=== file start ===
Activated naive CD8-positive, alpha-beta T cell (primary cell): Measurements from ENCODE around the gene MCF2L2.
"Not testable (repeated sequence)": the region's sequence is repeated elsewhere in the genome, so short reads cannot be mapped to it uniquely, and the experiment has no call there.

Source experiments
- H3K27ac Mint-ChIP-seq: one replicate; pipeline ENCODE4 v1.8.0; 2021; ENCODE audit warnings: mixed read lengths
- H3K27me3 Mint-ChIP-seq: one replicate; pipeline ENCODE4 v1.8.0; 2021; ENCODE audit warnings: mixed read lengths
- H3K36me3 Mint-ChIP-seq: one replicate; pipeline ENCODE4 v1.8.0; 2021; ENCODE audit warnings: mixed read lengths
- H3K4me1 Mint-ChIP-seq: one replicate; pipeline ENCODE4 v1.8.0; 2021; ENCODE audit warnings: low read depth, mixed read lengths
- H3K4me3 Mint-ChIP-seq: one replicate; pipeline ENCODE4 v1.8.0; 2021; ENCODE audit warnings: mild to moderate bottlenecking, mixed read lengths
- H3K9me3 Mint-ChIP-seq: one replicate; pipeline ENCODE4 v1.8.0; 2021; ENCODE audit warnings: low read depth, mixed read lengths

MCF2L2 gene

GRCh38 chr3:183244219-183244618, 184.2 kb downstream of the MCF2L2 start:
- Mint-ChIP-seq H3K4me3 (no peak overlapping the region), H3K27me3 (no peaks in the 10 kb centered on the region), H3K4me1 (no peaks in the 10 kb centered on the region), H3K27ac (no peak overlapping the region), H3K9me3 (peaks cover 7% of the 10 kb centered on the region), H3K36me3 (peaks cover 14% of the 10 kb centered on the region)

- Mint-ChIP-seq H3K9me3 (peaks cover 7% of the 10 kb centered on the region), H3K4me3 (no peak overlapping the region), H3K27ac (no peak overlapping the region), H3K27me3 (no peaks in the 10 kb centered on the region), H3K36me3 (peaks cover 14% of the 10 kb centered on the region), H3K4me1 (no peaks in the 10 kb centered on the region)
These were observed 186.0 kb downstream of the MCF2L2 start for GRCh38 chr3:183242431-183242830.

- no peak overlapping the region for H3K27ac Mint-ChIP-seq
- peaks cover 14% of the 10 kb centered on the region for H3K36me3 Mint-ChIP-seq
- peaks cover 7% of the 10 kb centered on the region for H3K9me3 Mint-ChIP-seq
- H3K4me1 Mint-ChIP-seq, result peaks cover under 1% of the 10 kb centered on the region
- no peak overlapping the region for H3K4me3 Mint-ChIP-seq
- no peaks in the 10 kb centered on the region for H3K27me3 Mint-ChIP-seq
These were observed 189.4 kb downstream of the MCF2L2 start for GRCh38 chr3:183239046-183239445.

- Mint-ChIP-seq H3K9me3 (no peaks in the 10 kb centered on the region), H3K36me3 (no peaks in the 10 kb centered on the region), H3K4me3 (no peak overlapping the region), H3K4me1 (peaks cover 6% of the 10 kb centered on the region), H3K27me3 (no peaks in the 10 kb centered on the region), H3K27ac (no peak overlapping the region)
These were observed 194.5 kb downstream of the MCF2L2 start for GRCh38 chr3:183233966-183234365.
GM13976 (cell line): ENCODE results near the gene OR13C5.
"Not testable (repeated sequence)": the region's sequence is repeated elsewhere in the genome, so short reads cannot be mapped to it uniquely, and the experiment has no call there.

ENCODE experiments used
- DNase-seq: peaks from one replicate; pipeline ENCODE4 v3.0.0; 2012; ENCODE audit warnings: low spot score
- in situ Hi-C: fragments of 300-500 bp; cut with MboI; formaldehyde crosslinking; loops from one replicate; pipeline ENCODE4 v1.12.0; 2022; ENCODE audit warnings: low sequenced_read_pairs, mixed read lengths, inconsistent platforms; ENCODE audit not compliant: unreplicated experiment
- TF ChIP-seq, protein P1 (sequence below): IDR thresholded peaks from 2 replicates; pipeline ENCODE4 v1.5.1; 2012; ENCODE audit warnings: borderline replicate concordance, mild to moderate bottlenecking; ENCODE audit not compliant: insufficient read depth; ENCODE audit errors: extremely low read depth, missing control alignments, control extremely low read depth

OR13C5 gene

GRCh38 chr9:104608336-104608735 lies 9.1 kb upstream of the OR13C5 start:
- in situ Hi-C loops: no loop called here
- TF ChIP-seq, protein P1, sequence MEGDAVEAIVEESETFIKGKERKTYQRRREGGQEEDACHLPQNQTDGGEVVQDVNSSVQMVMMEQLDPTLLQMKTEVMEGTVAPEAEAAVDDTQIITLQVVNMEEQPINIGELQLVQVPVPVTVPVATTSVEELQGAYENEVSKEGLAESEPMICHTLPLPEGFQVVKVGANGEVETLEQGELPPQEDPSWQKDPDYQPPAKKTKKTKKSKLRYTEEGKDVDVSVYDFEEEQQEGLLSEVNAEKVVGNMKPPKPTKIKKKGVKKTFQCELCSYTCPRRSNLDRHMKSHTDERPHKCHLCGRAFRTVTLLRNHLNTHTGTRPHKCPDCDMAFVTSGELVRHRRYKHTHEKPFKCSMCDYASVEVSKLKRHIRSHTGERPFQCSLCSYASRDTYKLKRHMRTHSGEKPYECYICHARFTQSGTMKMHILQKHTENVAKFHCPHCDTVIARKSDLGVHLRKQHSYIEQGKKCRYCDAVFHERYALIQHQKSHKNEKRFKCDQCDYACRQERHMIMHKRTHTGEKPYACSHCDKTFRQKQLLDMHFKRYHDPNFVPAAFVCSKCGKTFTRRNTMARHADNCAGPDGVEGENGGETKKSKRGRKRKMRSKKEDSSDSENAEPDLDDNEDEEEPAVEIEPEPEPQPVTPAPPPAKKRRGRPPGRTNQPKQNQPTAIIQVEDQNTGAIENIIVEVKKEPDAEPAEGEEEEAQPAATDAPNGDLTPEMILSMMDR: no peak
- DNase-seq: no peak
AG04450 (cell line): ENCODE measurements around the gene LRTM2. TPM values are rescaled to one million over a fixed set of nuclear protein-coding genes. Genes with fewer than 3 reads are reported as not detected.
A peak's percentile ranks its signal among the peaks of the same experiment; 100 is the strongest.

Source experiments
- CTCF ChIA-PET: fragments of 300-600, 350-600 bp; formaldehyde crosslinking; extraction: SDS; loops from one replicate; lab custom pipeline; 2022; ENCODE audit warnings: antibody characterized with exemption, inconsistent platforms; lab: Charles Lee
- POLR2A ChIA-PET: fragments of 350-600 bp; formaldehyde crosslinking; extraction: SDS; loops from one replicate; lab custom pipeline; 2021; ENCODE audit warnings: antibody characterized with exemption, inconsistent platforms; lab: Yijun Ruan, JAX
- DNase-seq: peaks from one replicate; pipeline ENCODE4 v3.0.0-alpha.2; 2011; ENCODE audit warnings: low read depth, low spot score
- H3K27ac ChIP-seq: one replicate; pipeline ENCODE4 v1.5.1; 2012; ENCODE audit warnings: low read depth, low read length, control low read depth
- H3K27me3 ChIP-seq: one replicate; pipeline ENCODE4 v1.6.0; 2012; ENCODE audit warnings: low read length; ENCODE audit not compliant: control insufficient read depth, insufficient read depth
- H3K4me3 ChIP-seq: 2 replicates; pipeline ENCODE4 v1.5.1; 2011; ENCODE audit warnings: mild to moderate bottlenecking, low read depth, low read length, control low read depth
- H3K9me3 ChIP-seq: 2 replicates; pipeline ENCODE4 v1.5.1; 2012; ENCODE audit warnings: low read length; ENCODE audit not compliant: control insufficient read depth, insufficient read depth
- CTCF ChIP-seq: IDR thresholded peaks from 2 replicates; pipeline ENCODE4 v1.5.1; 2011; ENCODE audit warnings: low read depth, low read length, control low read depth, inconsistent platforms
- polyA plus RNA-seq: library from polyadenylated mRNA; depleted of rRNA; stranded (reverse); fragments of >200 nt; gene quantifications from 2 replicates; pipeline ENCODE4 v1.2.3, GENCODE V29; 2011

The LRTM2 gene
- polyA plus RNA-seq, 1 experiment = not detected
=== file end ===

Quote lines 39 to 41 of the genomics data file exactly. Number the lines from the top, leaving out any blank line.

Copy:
- POLR2A ChIA-PET: fragments of 350-600 bp; formaldehyde crosslinking; extraction: SDS; loops from one replicate; lab custom pipeline; 2021; ENCODE audit warnings: antibody characterized with exemption, inconsistent platforms; lab: Yijun Ruan, JAX
- DNase-seq: peaks from one replicate; pipeline ENCODE4 v3.0.0-alpha.2; 2011; ENCODE audit warnings: low read depth, low spot score
- H3K27ac ChIP-seq: one replicate; pipeline ENCODE4 v1.5.1; 2012; ENCODE audit warnings: low read depth, low read length, control low read depth